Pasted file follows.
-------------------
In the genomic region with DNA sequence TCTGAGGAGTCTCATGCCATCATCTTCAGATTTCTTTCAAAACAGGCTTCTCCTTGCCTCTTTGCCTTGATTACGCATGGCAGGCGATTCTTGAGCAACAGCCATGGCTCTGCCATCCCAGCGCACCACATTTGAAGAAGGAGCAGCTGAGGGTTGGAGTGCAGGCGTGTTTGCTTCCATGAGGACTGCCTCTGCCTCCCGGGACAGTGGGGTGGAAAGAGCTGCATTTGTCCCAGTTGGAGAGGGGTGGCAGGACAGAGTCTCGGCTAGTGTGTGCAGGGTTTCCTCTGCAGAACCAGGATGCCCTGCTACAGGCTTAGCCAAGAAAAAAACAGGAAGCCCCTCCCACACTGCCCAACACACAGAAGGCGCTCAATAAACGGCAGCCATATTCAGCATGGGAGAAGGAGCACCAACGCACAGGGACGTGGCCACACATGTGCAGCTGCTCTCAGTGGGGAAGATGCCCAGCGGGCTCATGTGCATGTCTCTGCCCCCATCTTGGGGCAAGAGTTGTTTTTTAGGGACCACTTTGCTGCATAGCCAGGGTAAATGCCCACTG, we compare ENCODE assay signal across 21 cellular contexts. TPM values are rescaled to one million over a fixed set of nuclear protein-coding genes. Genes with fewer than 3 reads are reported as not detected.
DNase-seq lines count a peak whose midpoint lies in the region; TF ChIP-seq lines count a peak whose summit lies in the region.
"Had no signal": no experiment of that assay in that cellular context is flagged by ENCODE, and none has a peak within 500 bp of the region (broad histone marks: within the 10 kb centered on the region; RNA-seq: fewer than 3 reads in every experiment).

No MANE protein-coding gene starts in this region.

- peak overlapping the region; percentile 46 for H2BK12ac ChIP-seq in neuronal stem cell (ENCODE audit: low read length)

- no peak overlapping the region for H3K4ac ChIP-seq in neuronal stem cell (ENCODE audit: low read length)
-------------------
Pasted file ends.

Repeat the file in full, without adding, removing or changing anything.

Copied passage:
In the genomic region with DNA sequence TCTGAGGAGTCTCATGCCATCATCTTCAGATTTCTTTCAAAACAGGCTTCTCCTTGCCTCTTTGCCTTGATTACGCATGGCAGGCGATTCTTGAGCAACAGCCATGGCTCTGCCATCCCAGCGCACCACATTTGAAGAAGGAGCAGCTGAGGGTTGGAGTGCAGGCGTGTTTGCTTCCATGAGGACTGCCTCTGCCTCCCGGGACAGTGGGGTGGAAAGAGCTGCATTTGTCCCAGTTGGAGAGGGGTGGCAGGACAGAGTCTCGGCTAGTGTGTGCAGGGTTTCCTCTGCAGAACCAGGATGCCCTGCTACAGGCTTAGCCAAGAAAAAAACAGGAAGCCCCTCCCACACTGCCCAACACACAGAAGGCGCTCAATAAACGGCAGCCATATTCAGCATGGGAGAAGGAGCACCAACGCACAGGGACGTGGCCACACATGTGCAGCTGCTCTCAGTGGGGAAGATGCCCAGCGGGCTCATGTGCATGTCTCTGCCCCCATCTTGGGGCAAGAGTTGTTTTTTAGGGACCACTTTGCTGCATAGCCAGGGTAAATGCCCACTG, we compare ENCODE assay signal across 21 cellular contexts. TPM values are rescaled to one million over a fixed set of nuclear protein-coding genes. Genes with fewer than 3 reads are reported as not detected.
DNase-seq lines count a peak whose midpoint lies in the region; TF ChIP-seq lines count a peak whose summit lies in the region.
"Had no signal": no experiment of that assay in that cellular context is flagged by ENCODE, and none has a peak within 500 bp of the region (broad histone marks: within the 10 kb centered on the region; RNA-seq: fewer than 3 reads in every experiment).

No MANE protein-coding gene starts in this region.

- peak overlapping the region; percentile 46 for H2BK12ac ChIP-seq in neuronal stem cell (ENCODE audit: low read length)

- no peak overlapping the region for H3K4ac ChIP-seq in neuronal stem cell (ENCODE audit: low read length)